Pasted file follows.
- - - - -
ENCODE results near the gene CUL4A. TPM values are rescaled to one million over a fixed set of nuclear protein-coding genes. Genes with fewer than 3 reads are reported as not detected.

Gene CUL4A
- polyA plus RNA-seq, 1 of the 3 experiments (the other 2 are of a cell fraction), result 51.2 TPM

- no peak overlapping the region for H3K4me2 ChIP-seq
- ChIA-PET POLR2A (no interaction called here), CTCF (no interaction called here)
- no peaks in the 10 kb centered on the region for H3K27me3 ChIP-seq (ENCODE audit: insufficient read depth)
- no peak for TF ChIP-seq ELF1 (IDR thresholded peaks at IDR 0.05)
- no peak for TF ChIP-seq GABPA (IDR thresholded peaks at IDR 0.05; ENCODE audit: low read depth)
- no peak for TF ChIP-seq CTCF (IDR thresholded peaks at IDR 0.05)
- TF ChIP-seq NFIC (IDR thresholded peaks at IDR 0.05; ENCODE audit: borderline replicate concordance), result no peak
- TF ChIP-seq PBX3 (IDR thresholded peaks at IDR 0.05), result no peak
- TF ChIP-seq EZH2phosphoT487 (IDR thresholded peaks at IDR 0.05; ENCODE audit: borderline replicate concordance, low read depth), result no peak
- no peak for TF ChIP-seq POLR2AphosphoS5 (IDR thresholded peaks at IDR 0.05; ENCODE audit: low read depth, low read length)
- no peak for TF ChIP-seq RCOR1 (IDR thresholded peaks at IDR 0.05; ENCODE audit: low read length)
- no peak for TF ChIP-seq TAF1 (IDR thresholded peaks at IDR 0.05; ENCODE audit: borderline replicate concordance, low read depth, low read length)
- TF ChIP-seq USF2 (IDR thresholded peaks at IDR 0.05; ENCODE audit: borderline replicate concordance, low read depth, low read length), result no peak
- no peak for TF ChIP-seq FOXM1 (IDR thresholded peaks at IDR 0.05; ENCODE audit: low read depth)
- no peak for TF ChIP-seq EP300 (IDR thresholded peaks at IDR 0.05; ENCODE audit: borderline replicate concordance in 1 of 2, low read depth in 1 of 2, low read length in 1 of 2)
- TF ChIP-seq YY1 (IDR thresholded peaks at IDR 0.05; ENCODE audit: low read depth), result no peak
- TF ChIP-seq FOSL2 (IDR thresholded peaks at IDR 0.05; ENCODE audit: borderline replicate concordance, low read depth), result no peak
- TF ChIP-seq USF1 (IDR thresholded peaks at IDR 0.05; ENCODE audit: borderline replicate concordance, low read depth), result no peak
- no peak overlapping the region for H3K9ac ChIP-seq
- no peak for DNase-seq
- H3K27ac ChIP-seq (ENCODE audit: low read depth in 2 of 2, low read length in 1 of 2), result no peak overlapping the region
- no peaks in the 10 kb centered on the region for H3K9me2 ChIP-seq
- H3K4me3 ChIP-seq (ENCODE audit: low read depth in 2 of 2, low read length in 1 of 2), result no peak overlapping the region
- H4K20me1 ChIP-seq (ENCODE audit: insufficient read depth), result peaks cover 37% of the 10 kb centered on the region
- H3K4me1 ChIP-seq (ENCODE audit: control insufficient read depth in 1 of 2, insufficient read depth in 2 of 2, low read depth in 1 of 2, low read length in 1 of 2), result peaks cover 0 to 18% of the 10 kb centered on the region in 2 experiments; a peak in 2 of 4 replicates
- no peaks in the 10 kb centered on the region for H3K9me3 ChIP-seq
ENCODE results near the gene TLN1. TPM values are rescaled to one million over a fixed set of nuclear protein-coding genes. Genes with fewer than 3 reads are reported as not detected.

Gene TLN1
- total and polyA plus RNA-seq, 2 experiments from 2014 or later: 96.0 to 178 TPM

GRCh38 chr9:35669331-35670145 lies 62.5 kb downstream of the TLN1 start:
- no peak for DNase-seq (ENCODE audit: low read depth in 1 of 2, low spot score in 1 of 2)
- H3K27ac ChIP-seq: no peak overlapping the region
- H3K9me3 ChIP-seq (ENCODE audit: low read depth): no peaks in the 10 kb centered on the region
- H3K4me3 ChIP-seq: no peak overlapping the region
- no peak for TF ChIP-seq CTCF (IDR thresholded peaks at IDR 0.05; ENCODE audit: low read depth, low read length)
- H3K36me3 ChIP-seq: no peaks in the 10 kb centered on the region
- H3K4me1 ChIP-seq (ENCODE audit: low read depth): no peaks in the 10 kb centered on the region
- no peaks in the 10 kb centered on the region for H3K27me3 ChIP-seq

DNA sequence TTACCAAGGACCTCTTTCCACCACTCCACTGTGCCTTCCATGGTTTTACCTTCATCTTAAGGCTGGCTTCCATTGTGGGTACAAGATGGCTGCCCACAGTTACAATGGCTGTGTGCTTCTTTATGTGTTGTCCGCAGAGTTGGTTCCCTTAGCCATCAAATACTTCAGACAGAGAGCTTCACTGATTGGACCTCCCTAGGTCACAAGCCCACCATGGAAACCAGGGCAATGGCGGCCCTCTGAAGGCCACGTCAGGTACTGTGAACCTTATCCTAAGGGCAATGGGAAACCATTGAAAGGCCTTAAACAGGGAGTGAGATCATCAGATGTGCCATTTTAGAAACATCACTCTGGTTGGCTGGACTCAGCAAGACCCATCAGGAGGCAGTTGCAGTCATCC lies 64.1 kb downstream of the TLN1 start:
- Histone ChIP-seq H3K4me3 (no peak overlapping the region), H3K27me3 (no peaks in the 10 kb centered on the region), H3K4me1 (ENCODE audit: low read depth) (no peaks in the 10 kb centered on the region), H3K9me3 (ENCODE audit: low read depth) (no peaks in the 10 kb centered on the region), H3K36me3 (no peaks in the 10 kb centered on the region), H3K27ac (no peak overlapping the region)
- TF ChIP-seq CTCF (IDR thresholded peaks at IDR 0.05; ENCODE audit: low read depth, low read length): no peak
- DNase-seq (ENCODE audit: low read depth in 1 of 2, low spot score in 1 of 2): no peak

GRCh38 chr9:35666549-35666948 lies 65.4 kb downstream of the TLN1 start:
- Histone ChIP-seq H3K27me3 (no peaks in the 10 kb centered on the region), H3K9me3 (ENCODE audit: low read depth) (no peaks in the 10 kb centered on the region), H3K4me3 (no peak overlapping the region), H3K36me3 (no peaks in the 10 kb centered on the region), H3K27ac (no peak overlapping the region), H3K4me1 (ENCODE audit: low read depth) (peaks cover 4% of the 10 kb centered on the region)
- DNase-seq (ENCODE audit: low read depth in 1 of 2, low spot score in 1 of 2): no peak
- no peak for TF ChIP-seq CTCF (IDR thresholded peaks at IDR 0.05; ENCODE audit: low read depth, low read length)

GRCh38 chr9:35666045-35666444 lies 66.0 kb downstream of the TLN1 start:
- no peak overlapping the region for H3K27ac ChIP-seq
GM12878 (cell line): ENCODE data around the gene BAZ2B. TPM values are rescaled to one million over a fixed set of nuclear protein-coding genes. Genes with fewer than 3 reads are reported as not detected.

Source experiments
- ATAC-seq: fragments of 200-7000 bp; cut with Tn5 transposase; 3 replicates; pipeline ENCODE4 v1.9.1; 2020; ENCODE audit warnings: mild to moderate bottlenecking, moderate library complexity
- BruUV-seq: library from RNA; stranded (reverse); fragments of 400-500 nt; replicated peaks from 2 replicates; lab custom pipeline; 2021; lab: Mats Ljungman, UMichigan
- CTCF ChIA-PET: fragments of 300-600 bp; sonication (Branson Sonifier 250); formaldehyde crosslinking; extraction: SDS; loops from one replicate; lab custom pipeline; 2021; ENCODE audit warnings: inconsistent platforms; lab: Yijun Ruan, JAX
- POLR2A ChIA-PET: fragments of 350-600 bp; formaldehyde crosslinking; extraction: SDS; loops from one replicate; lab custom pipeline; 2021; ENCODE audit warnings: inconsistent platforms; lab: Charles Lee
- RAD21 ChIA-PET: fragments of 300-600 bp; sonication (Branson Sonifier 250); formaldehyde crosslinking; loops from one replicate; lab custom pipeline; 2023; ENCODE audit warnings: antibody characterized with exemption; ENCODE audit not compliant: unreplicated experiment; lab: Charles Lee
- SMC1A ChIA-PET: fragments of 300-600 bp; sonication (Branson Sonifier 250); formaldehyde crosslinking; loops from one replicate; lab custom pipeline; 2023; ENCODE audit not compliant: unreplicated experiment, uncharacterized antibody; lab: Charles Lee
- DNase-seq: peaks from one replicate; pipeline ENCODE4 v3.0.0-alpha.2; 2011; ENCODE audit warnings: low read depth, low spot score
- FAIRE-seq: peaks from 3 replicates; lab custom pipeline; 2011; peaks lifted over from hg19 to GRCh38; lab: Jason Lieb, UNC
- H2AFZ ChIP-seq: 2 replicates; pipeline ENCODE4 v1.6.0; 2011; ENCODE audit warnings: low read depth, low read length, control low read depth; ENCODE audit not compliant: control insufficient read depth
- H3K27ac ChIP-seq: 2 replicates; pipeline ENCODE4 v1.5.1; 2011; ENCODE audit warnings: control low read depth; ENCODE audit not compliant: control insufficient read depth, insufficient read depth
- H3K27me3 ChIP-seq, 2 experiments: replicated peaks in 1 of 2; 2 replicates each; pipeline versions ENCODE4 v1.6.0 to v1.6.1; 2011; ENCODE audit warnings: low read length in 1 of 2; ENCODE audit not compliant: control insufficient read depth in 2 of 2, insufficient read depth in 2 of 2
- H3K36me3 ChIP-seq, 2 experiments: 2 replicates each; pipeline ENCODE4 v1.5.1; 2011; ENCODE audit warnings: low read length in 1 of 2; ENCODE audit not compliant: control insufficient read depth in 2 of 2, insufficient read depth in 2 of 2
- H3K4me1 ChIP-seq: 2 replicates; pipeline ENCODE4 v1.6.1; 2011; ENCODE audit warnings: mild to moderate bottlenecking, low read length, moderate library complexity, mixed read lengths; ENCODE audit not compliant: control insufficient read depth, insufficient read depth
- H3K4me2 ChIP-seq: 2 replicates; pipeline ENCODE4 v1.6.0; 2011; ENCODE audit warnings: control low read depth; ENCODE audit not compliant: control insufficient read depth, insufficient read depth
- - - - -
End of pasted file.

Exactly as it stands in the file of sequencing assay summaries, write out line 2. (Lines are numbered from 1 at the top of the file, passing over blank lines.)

Gene CUL4A